May I start with a word of appreciation to The Star for offering the opportunity to the six Sheffield MPs to take turns to write a weekly column. In this first article, I do not intend to make a party political point but to try and persuade readers just how much politics matters.
Whether you have a job, a home, and an income you can manage on, is, of course, partly down to you – but it is also down to the government’s priorities and, as my grandfather would have said, “whether the rich get richer and the poor get poorer”.
After all, it was the bankers who brought us to our knees, not the politicians. And yet, those who are worst off have felt the austerity measures most keenly – wages held down, and benefits (in particular benefits which apply to those in work) either frozen or reduced.
A total of £173 million has been taken out of the Sheffield economy in benefit cuts, on top of £220 million cut from the city council budget by the coalition.
This is money not just taken out of the pockets of the least well-off, but actually out of the local economy which sustains local shops, small businesses and activity that ensures people have a job to go to.
But here is the rub. The people hit hardest are least likely to vote or take an interest in public decision-taking, and are most likely to feel alienated and disgusted by politics and politicians.
This is, of course, a self-fulfilling prophecy. The younger – and poorer – you are, the less likely you are to vote. The richer, better educated and more engaged in public life, the greater the likelihood you will make your voice heard.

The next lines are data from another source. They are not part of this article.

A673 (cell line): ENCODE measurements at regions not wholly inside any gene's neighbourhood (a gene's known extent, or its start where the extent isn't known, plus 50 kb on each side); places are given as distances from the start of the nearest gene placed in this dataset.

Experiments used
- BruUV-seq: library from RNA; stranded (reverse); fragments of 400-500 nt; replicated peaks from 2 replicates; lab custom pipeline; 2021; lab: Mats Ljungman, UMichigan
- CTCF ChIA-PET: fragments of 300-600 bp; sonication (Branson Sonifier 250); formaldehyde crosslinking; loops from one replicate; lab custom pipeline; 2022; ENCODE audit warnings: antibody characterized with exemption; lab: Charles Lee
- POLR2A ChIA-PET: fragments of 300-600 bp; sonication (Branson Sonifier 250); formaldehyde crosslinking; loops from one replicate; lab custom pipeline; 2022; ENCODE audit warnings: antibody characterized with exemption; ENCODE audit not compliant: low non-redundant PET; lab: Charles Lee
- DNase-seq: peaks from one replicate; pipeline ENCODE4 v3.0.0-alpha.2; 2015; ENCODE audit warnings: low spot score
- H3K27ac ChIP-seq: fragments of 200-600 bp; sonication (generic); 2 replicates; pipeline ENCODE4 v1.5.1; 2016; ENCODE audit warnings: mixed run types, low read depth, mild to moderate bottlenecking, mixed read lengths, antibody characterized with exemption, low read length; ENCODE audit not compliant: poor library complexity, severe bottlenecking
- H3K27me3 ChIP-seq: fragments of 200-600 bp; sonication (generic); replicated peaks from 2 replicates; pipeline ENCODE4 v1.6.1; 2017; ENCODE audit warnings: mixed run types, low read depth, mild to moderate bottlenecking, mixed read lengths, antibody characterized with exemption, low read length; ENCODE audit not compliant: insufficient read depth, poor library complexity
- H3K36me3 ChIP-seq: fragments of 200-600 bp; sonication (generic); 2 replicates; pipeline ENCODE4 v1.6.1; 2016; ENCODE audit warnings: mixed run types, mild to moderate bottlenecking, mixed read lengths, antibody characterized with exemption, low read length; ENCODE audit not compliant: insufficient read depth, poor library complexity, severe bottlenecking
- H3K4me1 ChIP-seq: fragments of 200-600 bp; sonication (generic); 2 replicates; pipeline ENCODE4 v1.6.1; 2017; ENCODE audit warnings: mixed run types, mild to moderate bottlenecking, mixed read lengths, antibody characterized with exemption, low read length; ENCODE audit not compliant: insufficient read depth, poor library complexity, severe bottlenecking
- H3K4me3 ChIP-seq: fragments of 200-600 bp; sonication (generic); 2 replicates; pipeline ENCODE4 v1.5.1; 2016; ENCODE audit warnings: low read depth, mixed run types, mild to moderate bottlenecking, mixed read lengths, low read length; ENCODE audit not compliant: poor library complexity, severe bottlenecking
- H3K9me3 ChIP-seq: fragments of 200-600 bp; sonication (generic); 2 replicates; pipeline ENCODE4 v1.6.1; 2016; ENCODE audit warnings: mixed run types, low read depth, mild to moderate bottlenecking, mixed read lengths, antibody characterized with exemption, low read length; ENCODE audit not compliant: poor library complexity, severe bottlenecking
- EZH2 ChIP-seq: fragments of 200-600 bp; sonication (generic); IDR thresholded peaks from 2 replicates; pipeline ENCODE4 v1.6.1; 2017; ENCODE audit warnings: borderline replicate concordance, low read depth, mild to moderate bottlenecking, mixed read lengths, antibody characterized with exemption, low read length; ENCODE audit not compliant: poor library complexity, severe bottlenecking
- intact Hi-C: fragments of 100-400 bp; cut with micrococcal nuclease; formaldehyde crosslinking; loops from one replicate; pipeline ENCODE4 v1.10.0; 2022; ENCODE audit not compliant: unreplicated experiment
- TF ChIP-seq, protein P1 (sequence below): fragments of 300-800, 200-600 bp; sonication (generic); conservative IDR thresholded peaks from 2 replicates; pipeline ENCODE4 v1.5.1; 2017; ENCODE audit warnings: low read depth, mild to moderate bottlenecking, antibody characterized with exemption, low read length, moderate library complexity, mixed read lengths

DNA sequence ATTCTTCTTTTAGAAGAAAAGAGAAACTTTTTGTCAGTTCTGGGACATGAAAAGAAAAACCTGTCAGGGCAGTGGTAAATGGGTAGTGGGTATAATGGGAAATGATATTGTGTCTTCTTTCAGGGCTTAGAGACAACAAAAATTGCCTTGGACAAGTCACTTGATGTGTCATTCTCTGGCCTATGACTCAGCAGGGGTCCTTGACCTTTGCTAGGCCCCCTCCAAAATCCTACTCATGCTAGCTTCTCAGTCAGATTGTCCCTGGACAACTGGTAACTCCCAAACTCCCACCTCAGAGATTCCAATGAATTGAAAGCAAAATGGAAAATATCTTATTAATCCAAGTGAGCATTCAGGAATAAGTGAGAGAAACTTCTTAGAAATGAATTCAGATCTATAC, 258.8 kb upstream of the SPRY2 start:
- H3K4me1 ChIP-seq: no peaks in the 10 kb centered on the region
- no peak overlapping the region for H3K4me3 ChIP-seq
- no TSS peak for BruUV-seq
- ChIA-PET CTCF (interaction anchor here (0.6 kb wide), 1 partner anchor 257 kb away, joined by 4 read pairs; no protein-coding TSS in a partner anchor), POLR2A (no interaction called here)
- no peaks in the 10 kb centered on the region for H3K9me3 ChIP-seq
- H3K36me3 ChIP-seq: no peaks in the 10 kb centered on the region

So “a plague on all your houses” benefits those who already know how to work the system. In other words, taking your bat home and believing we are all as useless as each other only helps those already helping themselves.
Yes, politics is a messy business and so often we fail to live up to expectations, but it is also down to politics that schools are rebuilt, the health service sustained, and that we have a city to be proud of.
That is why, in the difficult time ahead, I hope as many people as possible, in whatever way they can, will get engaged in making their community a better place in which to live. In that way, we can make Sheffield an even better city for all of us.
David Blunkett, Brightside and Hillsborough MP.